It's important to remember that most oil life meters do not tell the driver about the quality of the oil. They don’t tell you of the oil levels either! They simply state how many miles until an oil change is due. Although it’s a helpful tool, car owners should not rely on it!

How Much Does an Oil Change Cost?

Half of the time, when somebody wants to know how long they can drive a car past an oil change date recommendation, they simply are worried about spending too much on the oil change. They usually cost between $29.99 and $149.99.

 

Backing it up a few steps, car owners are reminded that oil changes, along with other routine maintenance tasks, are an investment. People who are smart with their money know that spending $50 on an oil change is better than spending $6,000 on an engine rebuild.

 

If you can do the oil change yourself at home (you have the knowhow, space, and proper tools), you could save a few bucks by picking up everything you need at the local auto parts store. It is crucial to remember that the old oil must be disposed of properly, though.

 

A regular old oil change and a new oil filter (always get the new filter) should run between $29.99 to $149.99. The cheapest oil changes are offered on promotion, often by local garages with a national brand name (Jiffy Lube, etc.).

 

Some locales even offer special prices for specific hours. Taking advantage of early bird specials or night owl services can save you a few bucks. Look for coupons, too!

 

Synthetic oil can cost more, but it will extend the amount of time and number of miles you can put in between this oil change and the next. For many car owners, this small increase in price is worth it!

 

Dealerships offer some of the most expensive oil changes, but they’re often worth it in the end. This is especially true for foreign and luxury vehicles. Because the cars require specialized tools and training, certified experts will provide the best work.

 

Dealership oil changes also offer full-point inspections so the driver will be made aware of any potential problems with the vehicle. 

 

Remember that early intervention is a key factor in saving money when dealing with car repairs. For this reason, it’s not advised to skip oil changes or to push the car hard in between them. When in doubt, schedule an oil change.

Why is my Oil Change Taking So Long?

On average, an oil change takes half an hour to forty-five minutes if there’s not a queue ahead of your car. Sometimes, though, it seems like the oil change is taking forever! This makes nervous people start to wonder about what’s going on.

 

During the oil change, the mechanic will take out the drain plug found near the bottom of the oil plan. This allows the oil to pour out into another pan.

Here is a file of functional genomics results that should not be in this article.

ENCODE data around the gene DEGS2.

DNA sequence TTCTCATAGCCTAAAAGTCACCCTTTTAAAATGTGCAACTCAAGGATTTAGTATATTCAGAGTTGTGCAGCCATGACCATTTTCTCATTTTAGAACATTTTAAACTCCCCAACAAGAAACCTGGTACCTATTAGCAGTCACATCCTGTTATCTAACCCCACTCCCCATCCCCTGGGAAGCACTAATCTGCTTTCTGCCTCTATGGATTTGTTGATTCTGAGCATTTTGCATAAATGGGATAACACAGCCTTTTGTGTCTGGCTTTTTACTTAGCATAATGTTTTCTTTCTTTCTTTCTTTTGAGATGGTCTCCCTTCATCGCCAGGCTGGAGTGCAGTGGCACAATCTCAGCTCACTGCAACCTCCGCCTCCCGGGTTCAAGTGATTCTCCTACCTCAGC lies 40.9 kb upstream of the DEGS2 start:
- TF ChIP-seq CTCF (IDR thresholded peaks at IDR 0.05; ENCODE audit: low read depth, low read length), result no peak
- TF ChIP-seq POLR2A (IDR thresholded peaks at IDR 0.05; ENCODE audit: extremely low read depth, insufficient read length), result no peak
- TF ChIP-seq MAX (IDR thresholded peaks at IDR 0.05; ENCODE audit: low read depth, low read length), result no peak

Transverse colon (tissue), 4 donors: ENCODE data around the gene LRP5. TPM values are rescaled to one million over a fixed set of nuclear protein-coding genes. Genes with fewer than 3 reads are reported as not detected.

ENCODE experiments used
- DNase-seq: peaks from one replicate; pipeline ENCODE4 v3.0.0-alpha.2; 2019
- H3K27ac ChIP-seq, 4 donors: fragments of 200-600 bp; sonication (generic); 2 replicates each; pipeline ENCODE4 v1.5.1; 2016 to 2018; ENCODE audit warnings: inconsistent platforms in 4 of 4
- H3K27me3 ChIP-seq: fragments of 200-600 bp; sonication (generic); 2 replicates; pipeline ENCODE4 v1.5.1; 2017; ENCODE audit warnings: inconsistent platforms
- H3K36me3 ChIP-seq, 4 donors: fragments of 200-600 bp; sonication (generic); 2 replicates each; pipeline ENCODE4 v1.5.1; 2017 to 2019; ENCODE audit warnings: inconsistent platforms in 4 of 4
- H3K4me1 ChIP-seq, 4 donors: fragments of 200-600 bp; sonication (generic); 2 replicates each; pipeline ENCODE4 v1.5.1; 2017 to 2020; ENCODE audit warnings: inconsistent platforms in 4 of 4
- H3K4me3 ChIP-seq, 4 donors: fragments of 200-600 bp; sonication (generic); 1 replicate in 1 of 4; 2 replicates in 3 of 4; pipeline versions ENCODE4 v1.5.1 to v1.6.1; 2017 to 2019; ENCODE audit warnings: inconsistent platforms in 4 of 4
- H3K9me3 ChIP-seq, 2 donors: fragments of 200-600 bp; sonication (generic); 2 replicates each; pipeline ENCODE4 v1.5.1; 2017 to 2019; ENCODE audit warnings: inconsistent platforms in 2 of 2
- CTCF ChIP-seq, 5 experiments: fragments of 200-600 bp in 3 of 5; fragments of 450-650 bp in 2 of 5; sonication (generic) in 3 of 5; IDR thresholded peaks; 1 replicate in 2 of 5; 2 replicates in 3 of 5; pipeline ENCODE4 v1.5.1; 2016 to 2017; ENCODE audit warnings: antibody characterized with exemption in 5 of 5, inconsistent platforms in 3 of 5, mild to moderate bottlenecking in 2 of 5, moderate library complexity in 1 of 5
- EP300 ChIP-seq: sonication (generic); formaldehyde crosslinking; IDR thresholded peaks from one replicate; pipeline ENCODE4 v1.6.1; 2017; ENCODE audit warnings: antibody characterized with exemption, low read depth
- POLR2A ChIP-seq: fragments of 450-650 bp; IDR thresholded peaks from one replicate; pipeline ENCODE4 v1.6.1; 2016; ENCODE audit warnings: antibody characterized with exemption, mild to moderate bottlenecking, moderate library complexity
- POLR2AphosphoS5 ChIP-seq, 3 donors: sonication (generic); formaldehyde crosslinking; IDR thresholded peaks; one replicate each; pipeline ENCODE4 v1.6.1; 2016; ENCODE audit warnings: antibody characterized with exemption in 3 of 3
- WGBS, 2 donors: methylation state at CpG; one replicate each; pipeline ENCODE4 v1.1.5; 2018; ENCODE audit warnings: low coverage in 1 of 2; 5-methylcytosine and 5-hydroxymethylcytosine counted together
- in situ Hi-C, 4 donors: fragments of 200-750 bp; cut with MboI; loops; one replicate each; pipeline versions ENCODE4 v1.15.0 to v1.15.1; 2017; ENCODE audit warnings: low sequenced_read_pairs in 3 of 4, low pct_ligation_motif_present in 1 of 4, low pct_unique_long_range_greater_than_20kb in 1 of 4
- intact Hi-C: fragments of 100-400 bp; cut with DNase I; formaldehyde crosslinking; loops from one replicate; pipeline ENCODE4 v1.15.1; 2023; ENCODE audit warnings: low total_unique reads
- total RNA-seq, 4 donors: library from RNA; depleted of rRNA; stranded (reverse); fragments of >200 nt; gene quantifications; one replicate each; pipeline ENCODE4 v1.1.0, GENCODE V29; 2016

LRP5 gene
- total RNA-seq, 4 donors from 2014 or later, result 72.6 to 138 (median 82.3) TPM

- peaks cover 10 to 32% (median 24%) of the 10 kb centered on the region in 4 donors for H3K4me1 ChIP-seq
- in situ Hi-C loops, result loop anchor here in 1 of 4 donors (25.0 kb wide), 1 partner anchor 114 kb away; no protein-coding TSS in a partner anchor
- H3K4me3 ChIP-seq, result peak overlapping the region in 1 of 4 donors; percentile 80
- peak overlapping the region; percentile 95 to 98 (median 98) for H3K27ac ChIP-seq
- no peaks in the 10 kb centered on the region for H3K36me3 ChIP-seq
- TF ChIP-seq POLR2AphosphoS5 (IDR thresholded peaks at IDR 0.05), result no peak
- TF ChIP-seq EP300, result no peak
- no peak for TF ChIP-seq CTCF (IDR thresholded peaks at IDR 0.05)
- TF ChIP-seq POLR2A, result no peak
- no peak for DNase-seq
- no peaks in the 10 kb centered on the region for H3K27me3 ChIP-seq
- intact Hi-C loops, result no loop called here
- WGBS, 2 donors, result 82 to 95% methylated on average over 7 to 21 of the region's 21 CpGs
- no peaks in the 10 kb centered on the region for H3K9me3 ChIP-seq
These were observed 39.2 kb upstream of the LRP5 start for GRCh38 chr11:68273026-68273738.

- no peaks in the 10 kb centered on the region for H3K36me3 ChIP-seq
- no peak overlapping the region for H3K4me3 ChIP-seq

Some people suggest leaving buckets of used motor oil outside the garage’s door late at night, but that’s not really ethical or fair. One of the most convenient parts of doing an oil change at a credible establishment is that they handle the disposal of the old oil. Do it right!

 

During the oil change, new oil will be put into the engine. The oil filter will also be changed. Many packages include inspections, spark plugs, AC recharges, and tire rotations. 

 

It can sometimes feel like these additional services aren’t worth it, but they often are. If you go to a dealership, the services are usually honestly stated based on manufacturer specification. At local garages, you have to trust your mechanic knows best for you and your car.

 

If you’re not sure, you can always get an estimate from another garage or take it to a different mechanic for a second opinion.

Should I get Synthetic Oil During my Oil Change?

First of all, the best resources for this question are your mechanic and your car’s owner manual. The manufacturer and the licensed professional do usually know best.

 

Most experts suggest getting synthetic oil if you can afford it. The price difference isn’t usually extreme, often less than $20. For big vehicles like SUVS, trucks, and vans, it might be more.

 

The synthetic oil lasts longer. If you can get 5,000 or 6,000 miles out of an oil change, instead of 3,000, by using synthetic oil, it’s worth it! You’ll likely make the money back on having fewer oil changes each year.

 

Newer cars with synthetic oil in the motor have been reported to surpass 15,000 miles without needing an oil change! 

Electric Cars do not Need an Oil Change!

Slowly but surely people are coming around to electric cars; they don’t require an oil change!

 

It should be stated that hybrid cars that have the conventional motor operation as an option will require oil changes.

Old Cars Need Oil Changes More Frequently

The sad news about old cars is that they require more service than newer ones, even if they are cheaper to purchase, cooler looking, and fun to drive.

 

For this reason, some people get rid of their old cars, trading them in for something newer and reliable.

 

The average lifespan of a car is only twelve years. If you’re driving something from 2005 in 2021, that’s old as far as automobiles go. It might be time to send the car to the auto recycler or junkyard.

 

These friendly teams will recycle your car for parts and scrap. When they come to haul off the vehicle, they don’t change for the tow. Instead, they pay you cash for the vehicle.

 

This is good news for the drivers who are tired of getting four or five oil changes a year!